Celeb diet tea: 'I was addicted and drank it every day for six months'
India Benjamin had never heard of diet tea before she saw people she followed on social media promoting it online.
"Everyone I seemed to be following - the skinny bronzed girls - were all just flogging it at the time," the 26-year-old tells Newsbeat.
She tried a diet tea which uses laxatives when she was at university to try to balance her unhealthy student lifestyle.
But India had previously struggled with eating disorders and says her use of diet tea became an addiction.
Doctors say using laxatives can be "dangerous" and shouldn't be considered as part of a weight loss plan.
"It changes how a gut works, it changes the gut bacteria that we know now is very important to maintaining our health," said Dr Duane Mellor, senior lecturer in human nutrition at Coventry University.
And there's "no scientific evidence" to back up claims that herbs in diet teas have weight loss benefits, according to nutritional therapist Sonal Shah.
India's experience was several years ago, but diet teas - and the celebrities who promote it - have come under harsh criticism this week from actress and activist, Jameela Jamil.
"If you tell your fans to be thinner, you don't love your fans," she tweeted.
Jameela targeted Cardi B, Iggy Azalea, Khloe Kardashian and Amber Rose for recently promoting weight loss products to fans.
She says people who are paid for these sponsored posts don't care about fans' "mental health or self worth".
In a video watched by 10.1 million people, Cardi says she used the tea to suppress her appetite and planned to continue to use the tea when she ate fattening foods.
And Iggy Azalea said a brand of tea helped define her stomach without losing weight from other parts of her body.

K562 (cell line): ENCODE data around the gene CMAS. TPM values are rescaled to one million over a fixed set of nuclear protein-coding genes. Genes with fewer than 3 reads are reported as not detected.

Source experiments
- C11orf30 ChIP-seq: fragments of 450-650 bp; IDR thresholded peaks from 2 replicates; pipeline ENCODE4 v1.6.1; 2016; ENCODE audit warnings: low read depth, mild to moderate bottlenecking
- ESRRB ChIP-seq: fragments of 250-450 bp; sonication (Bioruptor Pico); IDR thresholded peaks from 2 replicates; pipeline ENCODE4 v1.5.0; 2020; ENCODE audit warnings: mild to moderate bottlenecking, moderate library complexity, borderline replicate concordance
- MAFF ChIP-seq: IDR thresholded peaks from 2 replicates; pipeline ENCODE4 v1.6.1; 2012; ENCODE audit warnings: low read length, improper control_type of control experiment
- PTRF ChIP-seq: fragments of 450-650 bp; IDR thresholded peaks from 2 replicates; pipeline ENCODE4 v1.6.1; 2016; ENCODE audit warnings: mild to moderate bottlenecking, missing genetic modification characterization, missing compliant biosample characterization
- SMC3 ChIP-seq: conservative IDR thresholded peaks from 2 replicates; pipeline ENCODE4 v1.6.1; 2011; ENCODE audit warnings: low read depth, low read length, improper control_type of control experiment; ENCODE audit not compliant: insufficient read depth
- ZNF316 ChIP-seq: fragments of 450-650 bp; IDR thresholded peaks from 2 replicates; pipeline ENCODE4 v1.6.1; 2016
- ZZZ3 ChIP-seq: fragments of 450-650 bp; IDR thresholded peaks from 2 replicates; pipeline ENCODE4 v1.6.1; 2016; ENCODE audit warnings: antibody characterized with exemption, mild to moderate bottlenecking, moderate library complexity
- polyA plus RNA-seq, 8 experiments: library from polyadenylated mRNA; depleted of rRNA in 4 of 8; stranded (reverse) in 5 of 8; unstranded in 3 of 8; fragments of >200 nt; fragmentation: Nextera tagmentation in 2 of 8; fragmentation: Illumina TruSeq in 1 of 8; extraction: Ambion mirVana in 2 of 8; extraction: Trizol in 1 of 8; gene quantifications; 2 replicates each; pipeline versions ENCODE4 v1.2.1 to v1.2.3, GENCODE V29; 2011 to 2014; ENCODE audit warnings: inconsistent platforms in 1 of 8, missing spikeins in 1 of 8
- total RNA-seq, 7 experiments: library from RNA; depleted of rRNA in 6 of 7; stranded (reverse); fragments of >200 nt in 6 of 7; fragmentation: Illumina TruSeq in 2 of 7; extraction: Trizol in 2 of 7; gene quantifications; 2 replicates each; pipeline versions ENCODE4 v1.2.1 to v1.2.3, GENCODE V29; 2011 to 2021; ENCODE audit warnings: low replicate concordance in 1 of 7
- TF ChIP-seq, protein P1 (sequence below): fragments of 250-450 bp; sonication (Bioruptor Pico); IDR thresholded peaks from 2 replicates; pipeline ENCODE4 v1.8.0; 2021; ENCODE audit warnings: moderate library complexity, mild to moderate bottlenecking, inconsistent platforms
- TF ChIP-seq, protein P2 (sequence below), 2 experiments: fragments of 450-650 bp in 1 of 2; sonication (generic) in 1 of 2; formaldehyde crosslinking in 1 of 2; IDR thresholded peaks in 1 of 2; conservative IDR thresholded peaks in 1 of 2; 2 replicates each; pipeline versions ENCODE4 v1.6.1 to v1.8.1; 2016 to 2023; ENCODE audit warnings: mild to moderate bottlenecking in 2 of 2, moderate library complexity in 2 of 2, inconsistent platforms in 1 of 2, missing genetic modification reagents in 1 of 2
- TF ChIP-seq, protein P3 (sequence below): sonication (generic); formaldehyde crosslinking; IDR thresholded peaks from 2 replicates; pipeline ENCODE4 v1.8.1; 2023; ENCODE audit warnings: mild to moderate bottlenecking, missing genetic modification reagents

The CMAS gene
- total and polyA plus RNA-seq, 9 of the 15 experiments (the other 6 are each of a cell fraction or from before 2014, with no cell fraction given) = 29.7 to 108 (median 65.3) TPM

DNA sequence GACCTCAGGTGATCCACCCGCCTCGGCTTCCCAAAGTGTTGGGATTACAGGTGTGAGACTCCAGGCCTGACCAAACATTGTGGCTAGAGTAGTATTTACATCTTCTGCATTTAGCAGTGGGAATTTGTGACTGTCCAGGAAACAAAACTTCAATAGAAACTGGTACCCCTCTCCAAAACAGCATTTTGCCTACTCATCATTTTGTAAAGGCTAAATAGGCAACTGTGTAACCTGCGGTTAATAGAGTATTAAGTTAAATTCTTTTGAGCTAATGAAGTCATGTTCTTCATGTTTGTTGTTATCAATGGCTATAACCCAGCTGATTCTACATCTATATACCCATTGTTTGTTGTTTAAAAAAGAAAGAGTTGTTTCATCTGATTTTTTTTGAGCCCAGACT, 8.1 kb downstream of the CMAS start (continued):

'I was addicted to feeling thinner'
Many brands, including the one Cardi B advertised and leading UK diet teas, don't use laxative herb senna in their products - but it was the effects of senna that caused problems for India.
"You take them and lose a little bit of bloating, but when you've had an eating disorder you get addicted to feeling thinner and they do help in the short term," she says.
India says drinking the tea "completely messed up my bowels" after drinking several cups a day in a six-month period.
Most brands recommend drinking much less over a very short time period.
When the cost started to build, India ditched the branded teas and started drinking cheaper senna teas, which can still be bought from high street health stores for as little as £2.49 a box.
She believes drinking diet teas can be useful for someone feeling bloated and says that friends of her who use it experience no problems.
"I've got a couple of friends who still do them occasionally, like if they've had a really indulgent week, but it's only really me who got a bit crazy on them," she says.
"But that's because I'm the only one of us who's had an eating disorder in the past."
'I lost my appetite - and gave myself an ulcer'
23-year-old Queenette Konyeha tells Newsbeat she developed an ulcer and a bladder infection after using products she'd seen celebrities promote on Instagram.
"You want to try it because you feel that they use the product and it works for them so it will actually work for me too," Queenette says.
"But I got an ulcer from using it because I wasn't eating properly anymore. It made me lose my appetite."
Queenette now uses other natural remedies and exercise to lose weight - the method recommended by experts.
"Diet teas aren't sustainable," says Nutritionist-Resource member Sonal Shah.
"If they were, then everyone would be looking slim and healthy. It has to be a whole lifestyle change and it's got to be something that is sustainable."
But many diet teas on the market, as Jameela suggested when talking about Cardi B, contain laxatives, which some people use as a quick way of losing weight.
Newsbeat has asked the brand Cardi B is promoting for a statement on Jameela's comments and their products, but they have not responded.
We've also contacted UK-based brands of diet teas for comment, but have not heard back.
Diet tea can 'distort' how we understand food and our bodies
Experts say celebrities promoting diet teas on social media can lead to their followers developing a poor relationship with food from an early age.
"Young people, particularly young girls - many of them don't need to lose weight - start on a weight loss dieting cycle at an early age," says Dr Duane Mellor, senior lecturer in human nutrition at Coventry University.
He says the use of senna-based products "potentially could lead to other uses of laxatives or even purging behaviour, which is very unhealthy."
"It distorts all that natural way we should enjoy food and get to understand how food affects our bodies."